do you think there's another book? It might be? It's not out of the question. Yeah, I will say that not anytime soon. Because it takes a while but it took about a year and a half to get this out. So but but it is a possibility. I will say that awesome. I think the way you're thinking about you know, approaching education, my wife is a full time teacher. This whole thing has like, obviously rocked the entire world, but specifically we're talking about education. Education has been so so much the same and it has quickly in three months, changed the way we look at education and how we teach and how we educate. You know, where moms and dads are buying courses online and selling Educating and going at their own pace. It's pretty cool. You know, being a dad of three girls, seeing them, doing some self educating and kind of working in their schoolwork throughout the day, virtually, I think there's a component of social that we can't replace through zoom calls. Right? But you're talking about doing more education space, and virtually, and this is just me speculating, but I think we're gonna see more of that even coming out of this, I think we're gonna see a new way and at least incorporating some of these these principles and these practices that we've put in place these last few months. So I think, what are you talking about doing more educationally online? I think that is that is huge. I could totally see that.

Ali Miller 26:44

Absolutely. It's, it's a kind of a way to be creative. And you know, instead of just me talking about a certain topic, I think, you know, education is very much collaborative, so I could, you know, reach out to people from different organizations and get them involved and Be able to present that in an awesome, fun way to kids. I think that would be great. So that's definitely what I will be focusing on.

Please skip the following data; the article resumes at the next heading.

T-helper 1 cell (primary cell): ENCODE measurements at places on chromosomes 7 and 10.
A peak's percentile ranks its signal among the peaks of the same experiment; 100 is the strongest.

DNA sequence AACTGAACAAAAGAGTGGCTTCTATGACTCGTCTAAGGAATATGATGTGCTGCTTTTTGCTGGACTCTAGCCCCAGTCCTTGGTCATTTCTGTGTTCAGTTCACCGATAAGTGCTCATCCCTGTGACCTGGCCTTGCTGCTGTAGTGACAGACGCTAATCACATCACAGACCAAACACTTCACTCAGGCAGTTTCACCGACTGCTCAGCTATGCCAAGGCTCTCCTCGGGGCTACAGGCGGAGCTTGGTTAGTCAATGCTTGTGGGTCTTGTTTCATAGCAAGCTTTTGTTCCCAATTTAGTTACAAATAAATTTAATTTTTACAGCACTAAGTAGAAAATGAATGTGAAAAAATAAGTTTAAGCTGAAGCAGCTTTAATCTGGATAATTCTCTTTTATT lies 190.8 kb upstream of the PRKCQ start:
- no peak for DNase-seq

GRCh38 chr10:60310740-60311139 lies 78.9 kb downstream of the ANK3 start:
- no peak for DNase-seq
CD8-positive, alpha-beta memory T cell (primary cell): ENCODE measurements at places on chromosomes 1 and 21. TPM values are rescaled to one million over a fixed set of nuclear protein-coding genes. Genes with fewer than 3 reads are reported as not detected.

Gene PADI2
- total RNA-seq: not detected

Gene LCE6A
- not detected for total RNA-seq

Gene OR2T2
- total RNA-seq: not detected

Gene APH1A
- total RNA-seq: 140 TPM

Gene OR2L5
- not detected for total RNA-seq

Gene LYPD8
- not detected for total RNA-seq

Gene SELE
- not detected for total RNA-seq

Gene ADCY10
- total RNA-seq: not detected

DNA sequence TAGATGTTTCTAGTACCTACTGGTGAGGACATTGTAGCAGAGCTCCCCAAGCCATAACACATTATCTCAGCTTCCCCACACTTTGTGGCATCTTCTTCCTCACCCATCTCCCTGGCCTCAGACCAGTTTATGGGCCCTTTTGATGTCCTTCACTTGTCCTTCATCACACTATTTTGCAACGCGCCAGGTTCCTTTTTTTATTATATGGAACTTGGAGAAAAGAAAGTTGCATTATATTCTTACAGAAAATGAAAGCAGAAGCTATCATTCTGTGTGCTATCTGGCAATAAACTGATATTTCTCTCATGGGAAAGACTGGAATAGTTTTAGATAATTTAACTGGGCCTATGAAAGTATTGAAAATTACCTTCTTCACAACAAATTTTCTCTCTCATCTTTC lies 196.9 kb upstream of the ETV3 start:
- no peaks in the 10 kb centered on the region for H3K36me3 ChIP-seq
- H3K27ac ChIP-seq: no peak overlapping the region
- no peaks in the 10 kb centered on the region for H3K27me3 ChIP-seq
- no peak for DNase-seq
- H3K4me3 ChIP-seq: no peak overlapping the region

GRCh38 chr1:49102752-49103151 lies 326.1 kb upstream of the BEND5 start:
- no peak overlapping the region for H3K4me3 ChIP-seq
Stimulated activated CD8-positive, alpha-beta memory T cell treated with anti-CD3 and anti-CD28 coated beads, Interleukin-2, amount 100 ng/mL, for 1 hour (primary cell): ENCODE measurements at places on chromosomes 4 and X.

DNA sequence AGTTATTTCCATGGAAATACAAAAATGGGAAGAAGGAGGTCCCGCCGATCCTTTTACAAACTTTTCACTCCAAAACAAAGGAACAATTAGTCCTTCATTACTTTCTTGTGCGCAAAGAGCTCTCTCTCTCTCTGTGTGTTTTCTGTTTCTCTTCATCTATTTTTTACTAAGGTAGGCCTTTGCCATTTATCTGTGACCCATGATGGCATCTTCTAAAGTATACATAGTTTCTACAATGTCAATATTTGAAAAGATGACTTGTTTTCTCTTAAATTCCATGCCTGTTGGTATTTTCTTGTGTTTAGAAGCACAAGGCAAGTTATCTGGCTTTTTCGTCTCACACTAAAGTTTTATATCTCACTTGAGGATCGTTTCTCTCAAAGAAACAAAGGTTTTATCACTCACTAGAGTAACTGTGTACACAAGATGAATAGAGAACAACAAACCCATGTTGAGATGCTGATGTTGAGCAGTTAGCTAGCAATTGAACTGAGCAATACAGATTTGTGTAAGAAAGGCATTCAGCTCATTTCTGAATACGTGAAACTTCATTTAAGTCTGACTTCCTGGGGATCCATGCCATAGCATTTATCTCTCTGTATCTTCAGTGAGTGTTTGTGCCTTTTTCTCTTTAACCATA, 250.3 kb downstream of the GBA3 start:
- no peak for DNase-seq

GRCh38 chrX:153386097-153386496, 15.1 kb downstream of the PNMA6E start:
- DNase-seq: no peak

Bryan Murphy 27:09

That's awesome. All right, Allie, this has been so much fun. Yeah. Yeah, absolutely. One of the questions I love to ask everyone who comes on the show is in specifically you moving from the mainland five years ago? What are some things I would love for people to know? Or maybe some things that you've learned these last five years that you would love to be able to pass on to someone who's coming to the islands for the first time? Or maybe even year after year?

Ali Miller 27:33

Absolutely. Hawaii is a beautiful place in very rich in culture. I always encourage everyone to learn a little bit about the culture, you know, before they come and, you know, even trying to learn how to pronounce some words will help you getting around looking at street signs and stuff like that. Yeah, definitely just looking into the culture here in Hawaii. And then also, you know, knowing What you can do if you're out there in the ocean to help protect the reef so not standing on the coral, a lot of people don't know the the green sea turtles that you'll commonly see around the beaches here are a federally protected endangered species. So it's actually illegal to approach them within 10 feet. So you just want to be mindful of that and be respectful of the animals when you're when you're out there in the ocean. You know, that's that's their home too. So you want to observe, but not touch and

Bryan Murphy 28:27

what are some of your favorite places talking about Maui are things to do.

Ali Miller 28:31